OverviewWhat makes it the case that certain actions, such as stealing and sharing, have ethical value? Are ethical values such as goodness and badness, compassion and cruelty, mind-independent ethical properties, properties that exist no matter what anyone thinks, desires, aims at and the like? Or are there no such ethical properties at all and when we call something good we are just expressing our emotions and feelings about a non-ethical world? Are there any other positions available?
This course is designed to introduce you to some of the most exciting and interesting philosophical literature in recent years, which brings together ethics and metaphysics with a little epistemology and philosophy of language. The first half of this course will examine (what are often called) "metaethical" questions such as those above. We will then move on to discuss debates concerning moral psychology and motivation. When one says 'charity-giving is good' is it a matter of necessity that one will be motivated to some extent to give to charity? Or is it possible for one to make such a judgement and have no motivation at all (and for such a judgement to count as a legitimate moral judgement)? At the end we will see how these questions concerning psychology are integral to the earlier debates of metaphysics.
This module appears in:
Total Contact Hours: 40
Also available at Level 6 (PL569)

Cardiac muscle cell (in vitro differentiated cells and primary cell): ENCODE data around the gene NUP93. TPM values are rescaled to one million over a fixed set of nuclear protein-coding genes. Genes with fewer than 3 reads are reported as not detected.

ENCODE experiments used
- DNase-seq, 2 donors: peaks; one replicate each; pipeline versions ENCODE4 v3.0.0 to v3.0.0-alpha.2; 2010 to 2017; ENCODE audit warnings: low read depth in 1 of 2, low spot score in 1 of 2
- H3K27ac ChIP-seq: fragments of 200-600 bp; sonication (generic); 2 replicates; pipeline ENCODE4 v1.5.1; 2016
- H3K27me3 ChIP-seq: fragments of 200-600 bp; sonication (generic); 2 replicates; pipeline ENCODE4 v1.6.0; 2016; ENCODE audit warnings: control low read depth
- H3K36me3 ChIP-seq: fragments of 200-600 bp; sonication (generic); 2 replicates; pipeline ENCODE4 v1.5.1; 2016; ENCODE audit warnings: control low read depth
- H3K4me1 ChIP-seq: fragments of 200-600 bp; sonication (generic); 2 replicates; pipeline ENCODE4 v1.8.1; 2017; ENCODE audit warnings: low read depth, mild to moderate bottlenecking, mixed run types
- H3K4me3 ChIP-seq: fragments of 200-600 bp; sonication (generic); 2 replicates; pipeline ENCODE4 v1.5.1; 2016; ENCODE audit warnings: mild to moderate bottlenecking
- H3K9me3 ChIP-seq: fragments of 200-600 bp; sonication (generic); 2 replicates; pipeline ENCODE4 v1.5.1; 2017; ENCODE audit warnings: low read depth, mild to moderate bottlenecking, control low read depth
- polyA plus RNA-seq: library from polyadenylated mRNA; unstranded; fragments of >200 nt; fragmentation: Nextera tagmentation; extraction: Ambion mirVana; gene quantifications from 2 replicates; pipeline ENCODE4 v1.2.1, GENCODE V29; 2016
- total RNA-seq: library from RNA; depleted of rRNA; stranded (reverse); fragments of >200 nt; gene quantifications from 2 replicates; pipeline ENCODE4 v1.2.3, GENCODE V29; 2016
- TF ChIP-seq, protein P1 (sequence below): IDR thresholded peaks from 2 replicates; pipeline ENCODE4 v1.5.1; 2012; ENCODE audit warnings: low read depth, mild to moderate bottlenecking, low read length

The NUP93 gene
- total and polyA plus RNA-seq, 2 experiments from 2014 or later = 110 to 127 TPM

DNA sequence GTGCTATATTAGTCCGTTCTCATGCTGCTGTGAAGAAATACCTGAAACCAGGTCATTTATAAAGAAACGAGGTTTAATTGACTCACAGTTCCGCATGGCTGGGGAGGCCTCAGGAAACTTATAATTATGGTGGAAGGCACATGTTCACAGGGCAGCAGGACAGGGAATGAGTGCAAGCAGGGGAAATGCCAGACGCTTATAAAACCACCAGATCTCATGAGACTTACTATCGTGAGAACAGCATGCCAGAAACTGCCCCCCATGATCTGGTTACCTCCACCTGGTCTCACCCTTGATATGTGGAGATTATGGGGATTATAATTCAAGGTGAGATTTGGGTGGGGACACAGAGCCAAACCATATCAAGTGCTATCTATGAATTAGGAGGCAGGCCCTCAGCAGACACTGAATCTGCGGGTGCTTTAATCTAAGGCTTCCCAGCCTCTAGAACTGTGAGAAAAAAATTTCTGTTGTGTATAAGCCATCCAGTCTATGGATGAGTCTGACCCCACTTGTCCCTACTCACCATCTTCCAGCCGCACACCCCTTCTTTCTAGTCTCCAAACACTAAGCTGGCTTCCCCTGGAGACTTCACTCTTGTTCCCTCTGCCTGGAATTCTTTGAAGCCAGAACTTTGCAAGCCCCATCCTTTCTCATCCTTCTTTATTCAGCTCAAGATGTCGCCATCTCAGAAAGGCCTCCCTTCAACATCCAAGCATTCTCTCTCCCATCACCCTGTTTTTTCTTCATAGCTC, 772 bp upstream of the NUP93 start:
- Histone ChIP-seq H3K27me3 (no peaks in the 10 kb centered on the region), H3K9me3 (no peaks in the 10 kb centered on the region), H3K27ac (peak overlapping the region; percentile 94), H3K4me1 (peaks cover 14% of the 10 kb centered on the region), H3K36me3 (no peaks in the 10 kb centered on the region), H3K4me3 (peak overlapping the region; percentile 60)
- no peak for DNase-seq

Method of assessment
• Essay (2,500 words) – 60%
• Summary (1,000 words) – 30%
• Seminar Performance – 10%
Indicative Reading List
Fisher, A. and Kirchin, S. (eds.) (2006). Arguing about Metaethics, London: Routledge
Miller, A. (2003). An Introduction to Contemporary Metaethics, Cambridge: Polity
McNaughton, D. (1988). Moral Vision. Oxford: Blackwell
Shafer-Landau, R. and Cuneo, T. (eds.) (2007). The Foundations of Ethics: An Anthology. Oxford: Blackwell
On successfully completing the module, Level 5 students will be able to:
Outline and show understanding through clear expression of selected authors and topics in contemporary metaethics (content);
Demonstrate the foundations of skills in exegesis, critical analysis, and assessment of a small selection of contemporary journal articles in metaethics (research/content);
Outline and show understanding through clear expression of the arguments for and against (including counter replies, etc.), and the relationships between the topics covered in the class;
Engage with original metaethics texts;
Engage in philosophical argumentation.